Lily reminds Buffy of when they first met back in Season 1's "Lie To Me" and thanks her for saving her and friends from Spike/Dru.
They walk together after Buffy is sure that Lily hasn't told anyone who she really is. Lily offers that she knows what it's like to need to be lost.
It becomes obvs that Lily is homeless and wandering without a real identity. Buffy asks her about her actual name from home, but Lily clams up so they move off the topic. Lily asks if Buffy has some money and they could go to a rave for the cover charge. But, Buffy declines - she just isn't ready for a crowd of people around her. She offers Lily some cash for her and Rickie to go though, but Lily doesn't want to appear to be a beggar.
They're interrupted by an old guy pushing between them and wandering into the street. Lily tells him that was rude and he turns enough to stare at them funnily. When Buffy asks if he's okay, he offers, "I'm no one" before wandering into the road.
Buffy sees a pick up bearing down on him and intervenes, shoving him aside and getting hit herself. As she tumbles onto the pavement, we cut to black.
Scene 17: When we return, a crowd is beginning to form. Buffy shrugs it off, of course and when everyone insists she should wait for an ambulance, she bolts leaving a lot of confused looks in her wake - including Lily's.
Scene 18: As Buffy rounds a corner, she spots the Flyer-Guy we saw for a brief moment earlier. Knocking the papers from his hand, Buffy stops to help him collect them. His name is Ken and he's interested in helping street kids. He tells Buffy that even though he can see she isn't starving, he also recognizes the look in her eyes as somebody who had to grow up way too fast. He offers her one of his flyers - for a place where she may find what she's missing. He warns her that the streets of L.A. aren't kind to someone as young as her, as they tend to age people fast.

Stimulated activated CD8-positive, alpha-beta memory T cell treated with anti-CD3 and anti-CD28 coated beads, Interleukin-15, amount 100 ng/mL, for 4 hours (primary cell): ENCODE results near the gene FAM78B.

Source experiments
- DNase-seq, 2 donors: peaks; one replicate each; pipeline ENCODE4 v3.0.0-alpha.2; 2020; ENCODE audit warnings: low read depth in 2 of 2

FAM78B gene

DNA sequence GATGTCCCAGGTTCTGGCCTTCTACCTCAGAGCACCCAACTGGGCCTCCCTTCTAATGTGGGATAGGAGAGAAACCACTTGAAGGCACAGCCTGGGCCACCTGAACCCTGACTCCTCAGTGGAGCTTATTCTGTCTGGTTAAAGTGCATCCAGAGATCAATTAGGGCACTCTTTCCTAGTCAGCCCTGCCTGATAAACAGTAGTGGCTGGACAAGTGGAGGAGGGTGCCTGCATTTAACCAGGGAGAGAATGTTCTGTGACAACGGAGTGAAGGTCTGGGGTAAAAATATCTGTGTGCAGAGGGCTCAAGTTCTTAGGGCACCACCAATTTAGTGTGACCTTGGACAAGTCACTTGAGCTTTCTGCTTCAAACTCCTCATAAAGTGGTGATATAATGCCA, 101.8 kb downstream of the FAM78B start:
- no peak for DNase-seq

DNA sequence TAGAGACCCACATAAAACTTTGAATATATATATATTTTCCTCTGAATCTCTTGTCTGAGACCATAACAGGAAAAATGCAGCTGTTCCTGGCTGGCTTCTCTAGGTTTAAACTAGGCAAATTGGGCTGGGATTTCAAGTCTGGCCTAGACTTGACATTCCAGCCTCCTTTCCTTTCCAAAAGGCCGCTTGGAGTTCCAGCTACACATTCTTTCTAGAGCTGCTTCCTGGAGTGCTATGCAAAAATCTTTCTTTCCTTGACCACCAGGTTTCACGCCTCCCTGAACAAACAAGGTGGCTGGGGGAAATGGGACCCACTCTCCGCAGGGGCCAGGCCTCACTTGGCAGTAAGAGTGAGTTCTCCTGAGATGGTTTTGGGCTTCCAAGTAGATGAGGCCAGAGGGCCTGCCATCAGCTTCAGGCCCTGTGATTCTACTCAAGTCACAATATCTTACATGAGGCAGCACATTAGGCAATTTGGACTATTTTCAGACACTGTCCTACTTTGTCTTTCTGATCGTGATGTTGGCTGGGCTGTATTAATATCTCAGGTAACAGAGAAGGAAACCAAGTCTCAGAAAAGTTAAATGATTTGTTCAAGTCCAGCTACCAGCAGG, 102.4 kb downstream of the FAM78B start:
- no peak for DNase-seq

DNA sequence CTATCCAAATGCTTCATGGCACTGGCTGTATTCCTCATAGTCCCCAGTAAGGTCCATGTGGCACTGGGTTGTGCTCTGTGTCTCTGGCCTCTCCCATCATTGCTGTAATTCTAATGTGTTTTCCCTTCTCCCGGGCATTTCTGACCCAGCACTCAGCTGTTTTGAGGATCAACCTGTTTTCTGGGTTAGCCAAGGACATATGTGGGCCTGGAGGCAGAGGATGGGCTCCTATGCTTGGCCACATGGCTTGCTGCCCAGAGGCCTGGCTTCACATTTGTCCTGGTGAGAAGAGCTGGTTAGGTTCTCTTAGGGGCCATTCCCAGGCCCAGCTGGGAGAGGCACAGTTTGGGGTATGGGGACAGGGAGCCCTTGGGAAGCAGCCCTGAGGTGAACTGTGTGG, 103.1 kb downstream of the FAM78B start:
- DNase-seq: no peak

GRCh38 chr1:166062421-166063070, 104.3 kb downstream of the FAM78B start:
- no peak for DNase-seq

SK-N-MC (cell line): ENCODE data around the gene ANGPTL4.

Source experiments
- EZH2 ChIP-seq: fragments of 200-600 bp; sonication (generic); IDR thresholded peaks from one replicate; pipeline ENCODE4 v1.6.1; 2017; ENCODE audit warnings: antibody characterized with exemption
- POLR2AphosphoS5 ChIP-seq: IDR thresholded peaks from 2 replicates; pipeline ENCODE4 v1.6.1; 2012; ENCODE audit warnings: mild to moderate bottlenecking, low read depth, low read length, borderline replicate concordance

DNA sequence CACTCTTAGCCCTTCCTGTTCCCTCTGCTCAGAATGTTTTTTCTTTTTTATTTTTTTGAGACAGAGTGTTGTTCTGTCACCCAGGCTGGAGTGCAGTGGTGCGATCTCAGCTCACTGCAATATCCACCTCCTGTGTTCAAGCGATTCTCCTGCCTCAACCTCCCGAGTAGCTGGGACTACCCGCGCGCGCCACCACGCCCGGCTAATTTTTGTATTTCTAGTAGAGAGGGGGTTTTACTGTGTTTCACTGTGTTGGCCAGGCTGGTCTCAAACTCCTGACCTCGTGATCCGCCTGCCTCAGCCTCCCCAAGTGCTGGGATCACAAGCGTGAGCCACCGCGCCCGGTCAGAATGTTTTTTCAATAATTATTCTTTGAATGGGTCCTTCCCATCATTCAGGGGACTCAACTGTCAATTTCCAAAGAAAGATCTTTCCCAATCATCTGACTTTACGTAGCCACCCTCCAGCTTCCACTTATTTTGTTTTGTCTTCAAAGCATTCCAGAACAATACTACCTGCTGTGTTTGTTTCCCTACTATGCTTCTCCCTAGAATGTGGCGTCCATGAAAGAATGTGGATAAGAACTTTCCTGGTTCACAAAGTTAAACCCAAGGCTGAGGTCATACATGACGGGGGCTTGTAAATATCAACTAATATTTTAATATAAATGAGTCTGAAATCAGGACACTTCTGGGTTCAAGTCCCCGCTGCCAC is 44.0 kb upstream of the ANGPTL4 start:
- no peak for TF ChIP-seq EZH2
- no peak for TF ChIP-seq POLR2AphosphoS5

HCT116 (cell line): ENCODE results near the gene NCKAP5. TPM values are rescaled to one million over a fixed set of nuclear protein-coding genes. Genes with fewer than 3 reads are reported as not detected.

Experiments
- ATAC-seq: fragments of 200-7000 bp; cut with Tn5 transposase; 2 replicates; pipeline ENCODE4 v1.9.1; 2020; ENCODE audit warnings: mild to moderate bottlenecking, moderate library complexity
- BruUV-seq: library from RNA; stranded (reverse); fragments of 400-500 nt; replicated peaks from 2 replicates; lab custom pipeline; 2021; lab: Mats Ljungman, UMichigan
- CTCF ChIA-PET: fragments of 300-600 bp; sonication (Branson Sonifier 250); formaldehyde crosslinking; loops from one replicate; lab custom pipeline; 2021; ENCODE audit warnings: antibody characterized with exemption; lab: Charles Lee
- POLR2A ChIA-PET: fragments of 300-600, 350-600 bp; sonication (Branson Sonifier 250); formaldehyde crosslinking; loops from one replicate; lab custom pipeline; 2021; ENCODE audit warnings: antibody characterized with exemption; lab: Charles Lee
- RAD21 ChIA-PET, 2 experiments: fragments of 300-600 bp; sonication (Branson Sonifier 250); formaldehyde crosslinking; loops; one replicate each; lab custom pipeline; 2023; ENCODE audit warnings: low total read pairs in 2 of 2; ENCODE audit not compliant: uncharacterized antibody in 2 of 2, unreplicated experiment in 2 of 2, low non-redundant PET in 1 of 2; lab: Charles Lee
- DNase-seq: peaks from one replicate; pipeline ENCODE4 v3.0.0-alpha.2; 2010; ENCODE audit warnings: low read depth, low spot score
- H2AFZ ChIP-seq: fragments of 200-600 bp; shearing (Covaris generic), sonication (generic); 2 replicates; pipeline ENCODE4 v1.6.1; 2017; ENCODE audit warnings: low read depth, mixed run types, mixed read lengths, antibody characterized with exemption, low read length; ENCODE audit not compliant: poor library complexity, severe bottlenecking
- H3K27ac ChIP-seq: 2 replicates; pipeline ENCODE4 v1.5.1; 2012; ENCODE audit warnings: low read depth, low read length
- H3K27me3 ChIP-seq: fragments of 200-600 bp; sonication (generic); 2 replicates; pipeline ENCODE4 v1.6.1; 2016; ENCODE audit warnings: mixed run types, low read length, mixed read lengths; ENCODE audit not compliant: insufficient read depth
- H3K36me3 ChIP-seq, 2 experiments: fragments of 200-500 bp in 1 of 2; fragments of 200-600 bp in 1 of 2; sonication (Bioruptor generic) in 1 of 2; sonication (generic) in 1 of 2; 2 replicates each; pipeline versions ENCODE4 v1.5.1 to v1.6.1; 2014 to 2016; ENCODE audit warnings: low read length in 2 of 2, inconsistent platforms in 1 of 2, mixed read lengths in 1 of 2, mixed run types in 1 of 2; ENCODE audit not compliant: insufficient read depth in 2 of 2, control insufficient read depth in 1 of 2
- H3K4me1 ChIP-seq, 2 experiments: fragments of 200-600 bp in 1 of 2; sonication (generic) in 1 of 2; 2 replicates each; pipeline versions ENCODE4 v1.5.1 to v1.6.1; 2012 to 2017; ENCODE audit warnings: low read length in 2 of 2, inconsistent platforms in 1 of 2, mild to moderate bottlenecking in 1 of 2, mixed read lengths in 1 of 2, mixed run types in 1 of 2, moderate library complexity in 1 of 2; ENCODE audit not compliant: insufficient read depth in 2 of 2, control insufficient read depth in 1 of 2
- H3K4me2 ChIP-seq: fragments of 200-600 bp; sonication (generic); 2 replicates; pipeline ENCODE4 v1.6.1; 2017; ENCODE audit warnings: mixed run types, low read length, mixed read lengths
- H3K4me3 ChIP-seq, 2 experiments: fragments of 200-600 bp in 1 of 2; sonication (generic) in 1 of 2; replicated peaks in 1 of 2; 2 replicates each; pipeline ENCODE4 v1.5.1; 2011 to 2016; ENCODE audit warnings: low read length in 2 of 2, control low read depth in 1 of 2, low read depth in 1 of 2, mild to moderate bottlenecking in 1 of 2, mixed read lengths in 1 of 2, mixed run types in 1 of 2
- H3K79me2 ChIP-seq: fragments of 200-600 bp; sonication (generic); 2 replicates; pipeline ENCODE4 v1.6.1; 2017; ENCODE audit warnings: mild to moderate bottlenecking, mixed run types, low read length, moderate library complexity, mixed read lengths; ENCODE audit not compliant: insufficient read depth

He talks about the despair that drains the life out of the kids who have no place to go.
And we segue into a montage of street folks.
Commentary: I'm not sure about this scene, honestly. On the one hand, of course, it is setting up Ken for a return spot later in which we'll get a new twist on everything he's saying to Buffy right now. And they try to justify it by having Buffy looking lost and lonely -- but... well, as Ken himself pointed out, Buffy hardly looks like she's living rough with her flawless make up, clean and shiny hair and her obvs having a job. It really doesn't feel like she'd be somebody that Ken would be giving a spiel to, except of course she's the Slayer and he's a future victim-or-monster.
As to the montage... well, it's a nice thought to bring attention to the homeless kids, but it's really too cheezy-whip to work for me.
Scene 19: We drift-fade to The Bronze back in Sunnydale for this week's musical guest performance who is singing a semi-relevant song.
Xander and Willow are there, where Xan says how happy he is, sarcastically, for showing up for "depressing night". Willow wonders what "she" is doing, and Xan offers that she's probably talking to her friends about her affair with Pedro the Cabana Boy. A look lets him know that Wills was probably wondering about Buffy.
Just because I'm finding him so adorable right now.
Oz joins them with drinks. They discuss the fact that their slaying isn't going well without the Slayer present. When Xan spots Cordelia looking flashy in her red dress across the room, he says he has a great idea for beefing up their kill numbers: BAIT.
Scene 20: The following morning, we go to the Summers' home. Joyce is making out bills, when a knock comes at the door. She has a brief moment of hope/fear before answering. Standing at the door is Giles. He updates Joyce on his bust in Oakland.